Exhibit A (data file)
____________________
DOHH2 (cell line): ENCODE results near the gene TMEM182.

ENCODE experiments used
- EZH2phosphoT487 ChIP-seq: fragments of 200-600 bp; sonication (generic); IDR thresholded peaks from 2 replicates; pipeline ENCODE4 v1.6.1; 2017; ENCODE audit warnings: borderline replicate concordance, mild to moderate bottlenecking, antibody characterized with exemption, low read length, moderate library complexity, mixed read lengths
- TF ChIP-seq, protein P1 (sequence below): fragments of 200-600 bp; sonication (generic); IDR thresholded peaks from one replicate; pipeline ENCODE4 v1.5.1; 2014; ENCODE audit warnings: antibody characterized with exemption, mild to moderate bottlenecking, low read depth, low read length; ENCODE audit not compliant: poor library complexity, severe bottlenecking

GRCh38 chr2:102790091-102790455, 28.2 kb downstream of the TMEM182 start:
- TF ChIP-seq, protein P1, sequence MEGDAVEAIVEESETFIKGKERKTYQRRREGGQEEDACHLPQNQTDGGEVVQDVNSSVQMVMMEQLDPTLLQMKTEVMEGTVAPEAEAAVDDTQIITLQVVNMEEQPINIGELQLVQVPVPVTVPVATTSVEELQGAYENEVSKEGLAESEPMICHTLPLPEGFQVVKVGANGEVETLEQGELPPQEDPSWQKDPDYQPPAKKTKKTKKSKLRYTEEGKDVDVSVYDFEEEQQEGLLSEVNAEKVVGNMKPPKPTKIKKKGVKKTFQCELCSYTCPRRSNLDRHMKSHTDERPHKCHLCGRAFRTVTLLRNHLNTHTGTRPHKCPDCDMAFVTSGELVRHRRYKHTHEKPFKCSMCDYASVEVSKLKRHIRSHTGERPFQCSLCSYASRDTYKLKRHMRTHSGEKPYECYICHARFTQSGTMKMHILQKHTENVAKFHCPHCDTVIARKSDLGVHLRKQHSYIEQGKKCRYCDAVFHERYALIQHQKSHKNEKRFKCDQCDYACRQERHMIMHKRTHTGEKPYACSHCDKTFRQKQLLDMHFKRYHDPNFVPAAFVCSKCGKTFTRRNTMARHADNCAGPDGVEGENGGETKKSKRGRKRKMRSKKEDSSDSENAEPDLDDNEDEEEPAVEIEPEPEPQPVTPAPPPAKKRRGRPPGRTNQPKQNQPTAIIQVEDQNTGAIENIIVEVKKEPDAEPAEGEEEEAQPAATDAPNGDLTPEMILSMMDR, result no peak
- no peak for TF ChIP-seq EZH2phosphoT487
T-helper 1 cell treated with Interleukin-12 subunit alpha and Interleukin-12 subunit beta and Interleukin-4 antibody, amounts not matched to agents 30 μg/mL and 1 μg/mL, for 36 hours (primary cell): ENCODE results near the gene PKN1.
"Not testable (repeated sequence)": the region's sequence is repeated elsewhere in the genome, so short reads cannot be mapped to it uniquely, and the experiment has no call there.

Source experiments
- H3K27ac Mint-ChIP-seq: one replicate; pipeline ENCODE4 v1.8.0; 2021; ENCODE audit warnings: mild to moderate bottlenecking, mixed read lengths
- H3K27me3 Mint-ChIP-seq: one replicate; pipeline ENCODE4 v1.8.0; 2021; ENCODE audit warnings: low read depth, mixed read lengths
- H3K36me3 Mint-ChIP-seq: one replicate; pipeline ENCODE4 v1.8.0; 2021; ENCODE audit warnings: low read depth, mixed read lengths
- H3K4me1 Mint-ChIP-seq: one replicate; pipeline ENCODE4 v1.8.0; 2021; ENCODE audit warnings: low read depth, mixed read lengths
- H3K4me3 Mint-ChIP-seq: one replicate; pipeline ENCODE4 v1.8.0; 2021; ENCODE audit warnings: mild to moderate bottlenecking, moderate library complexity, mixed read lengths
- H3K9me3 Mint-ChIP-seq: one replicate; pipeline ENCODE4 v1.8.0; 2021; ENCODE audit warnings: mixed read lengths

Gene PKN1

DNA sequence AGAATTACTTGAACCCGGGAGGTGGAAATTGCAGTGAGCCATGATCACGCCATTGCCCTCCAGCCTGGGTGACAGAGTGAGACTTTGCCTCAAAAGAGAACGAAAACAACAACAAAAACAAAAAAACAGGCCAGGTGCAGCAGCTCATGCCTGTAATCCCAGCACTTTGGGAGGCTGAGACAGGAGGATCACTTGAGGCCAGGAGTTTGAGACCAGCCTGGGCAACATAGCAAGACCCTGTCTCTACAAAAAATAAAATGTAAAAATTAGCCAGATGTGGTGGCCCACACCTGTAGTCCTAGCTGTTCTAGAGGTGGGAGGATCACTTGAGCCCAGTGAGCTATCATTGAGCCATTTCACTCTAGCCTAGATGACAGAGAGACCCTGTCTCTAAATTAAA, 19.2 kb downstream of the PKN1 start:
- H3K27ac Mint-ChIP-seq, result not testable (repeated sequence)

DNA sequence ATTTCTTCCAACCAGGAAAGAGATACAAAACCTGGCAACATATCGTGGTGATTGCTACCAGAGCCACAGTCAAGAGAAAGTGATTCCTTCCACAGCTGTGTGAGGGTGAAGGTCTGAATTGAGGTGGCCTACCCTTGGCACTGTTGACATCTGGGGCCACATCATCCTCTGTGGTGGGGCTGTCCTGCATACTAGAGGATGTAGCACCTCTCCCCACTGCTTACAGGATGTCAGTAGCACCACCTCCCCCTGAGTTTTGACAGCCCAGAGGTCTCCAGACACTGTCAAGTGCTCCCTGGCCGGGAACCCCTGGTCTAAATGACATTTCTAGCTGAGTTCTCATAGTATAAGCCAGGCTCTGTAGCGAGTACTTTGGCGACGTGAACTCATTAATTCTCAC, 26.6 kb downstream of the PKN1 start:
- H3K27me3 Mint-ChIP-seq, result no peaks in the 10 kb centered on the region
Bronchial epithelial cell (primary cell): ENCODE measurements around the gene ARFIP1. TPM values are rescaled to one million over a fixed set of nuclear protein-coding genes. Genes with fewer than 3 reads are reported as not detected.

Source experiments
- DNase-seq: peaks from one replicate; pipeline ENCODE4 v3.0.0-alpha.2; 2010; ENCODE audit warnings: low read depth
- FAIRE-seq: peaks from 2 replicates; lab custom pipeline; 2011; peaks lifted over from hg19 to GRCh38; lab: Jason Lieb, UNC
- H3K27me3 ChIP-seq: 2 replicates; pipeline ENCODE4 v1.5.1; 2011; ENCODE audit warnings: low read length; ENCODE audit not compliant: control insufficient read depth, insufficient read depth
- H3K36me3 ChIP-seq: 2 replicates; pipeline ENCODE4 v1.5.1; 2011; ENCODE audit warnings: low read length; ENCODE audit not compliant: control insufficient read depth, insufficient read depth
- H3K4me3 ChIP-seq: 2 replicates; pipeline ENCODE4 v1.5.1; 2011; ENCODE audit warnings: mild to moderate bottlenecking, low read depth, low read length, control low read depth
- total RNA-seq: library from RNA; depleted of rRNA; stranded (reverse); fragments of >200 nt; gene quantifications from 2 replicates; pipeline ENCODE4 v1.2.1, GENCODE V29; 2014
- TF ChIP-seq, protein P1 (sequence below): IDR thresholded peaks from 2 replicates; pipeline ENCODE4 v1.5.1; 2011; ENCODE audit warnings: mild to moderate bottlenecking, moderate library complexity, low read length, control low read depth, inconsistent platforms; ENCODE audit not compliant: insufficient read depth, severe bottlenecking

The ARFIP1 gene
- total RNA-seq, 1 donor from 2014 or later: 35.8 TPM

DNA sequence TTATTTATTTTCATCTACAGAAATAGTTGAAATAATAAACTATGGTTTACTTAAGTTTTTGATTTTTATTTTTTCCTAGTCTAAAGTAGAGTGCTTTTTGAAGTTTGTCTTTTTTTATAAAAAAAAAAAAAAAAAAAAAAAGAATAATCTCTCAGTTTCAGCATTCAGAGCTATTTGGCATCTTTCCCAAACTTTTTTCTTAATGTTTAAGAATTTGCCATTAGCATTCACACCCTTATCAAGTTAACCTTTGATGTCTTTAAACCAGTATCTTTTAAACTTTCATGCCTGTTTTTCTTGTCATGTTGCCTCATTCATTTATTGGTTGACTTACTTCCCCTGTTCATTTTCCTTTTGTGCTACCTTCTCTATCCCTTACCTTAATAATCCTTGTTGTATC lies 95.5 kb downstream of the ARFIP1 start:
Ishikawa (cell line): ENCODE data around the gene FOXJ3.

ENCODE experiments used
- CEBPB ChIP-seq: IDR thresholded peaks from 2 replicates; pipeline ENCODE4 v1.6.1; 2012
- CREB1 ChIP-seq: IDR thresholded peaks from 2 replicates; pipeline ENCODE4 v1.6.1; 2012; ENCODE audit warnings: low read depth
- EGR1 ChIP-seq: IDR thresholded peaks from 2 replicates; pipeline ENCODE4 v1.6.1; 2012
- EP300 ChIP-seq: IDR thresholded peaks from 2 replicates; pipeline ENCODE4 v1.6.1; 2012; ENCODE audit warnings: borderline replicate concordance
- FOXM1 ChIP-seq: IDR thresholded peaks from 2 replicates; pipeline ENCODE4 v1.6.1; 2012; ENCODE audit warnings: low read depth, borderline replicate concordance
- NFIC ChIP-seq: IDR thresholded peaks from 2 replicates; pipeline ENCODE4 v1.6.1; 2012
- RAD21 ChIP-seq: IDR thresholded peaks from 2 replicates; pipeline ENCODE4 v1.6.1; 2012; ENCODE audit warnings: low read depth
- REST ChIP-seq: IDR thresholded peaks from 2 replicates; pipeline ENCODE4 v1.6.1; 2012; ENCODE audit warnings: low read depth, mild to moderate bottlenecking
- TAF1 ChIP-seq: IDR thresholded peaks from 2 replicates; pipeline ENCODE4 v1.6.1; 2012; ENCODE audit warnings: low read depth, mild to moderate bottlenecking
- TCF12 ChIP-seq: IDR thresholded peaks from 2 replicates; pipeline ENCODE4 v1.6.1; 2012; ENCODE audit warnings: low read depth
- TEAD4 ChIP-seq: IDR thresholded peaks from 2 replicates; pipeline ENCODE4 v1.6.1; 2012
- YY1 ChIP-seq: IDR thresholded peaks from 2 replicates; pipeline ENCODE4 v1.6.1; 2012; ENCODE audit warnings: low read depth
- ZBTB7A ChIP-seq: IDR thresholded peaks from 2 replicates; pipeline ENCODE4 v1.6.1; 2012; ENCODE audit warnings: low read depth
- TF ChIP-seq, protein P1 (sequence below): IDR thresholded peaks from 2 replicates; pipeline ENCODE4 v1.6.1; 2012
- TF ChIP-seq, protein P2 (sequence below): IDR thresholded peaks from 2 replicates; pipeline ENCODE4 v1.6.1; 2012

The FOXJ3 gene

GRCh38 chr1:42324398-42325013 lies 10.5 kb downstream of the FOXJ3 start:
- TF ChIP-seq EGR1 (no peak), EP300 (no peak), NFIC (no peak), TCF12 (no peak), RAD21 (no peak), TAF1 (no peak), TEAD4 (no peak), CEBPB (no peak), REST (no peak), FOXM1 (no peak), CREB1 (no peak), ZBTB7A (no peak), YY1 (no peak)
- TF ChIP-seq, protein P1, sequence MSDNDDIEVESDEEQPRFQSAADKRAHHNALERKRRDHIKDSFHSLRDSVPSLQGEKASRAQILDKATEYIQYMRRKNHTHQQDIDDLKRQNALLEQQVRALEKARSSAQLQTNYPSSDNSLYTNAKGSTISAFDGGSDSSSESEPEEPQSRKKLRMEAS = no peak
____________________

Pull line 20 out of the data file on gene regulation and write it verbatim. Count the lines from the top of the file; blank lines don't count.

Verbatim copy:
DNA sequence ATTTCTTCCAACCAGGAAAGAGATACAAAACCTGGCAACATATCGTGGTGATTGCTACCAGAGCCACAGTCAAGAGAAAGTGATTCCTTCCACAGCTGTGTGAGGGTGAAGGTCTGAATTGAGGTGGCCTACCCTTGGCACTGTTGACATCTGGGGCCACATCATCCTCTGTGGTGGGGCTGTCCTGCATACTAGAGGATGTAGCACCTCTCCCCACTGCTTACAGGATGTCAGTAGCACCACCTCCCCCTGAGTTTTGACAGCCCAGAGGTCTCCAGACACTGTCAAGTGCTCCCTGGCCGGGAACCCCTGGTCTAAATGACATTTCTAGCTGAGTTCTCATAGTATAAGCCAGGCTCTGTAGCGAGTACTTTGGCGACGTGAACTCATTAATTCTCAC, 26.6 kb downstream of the PKN1 start: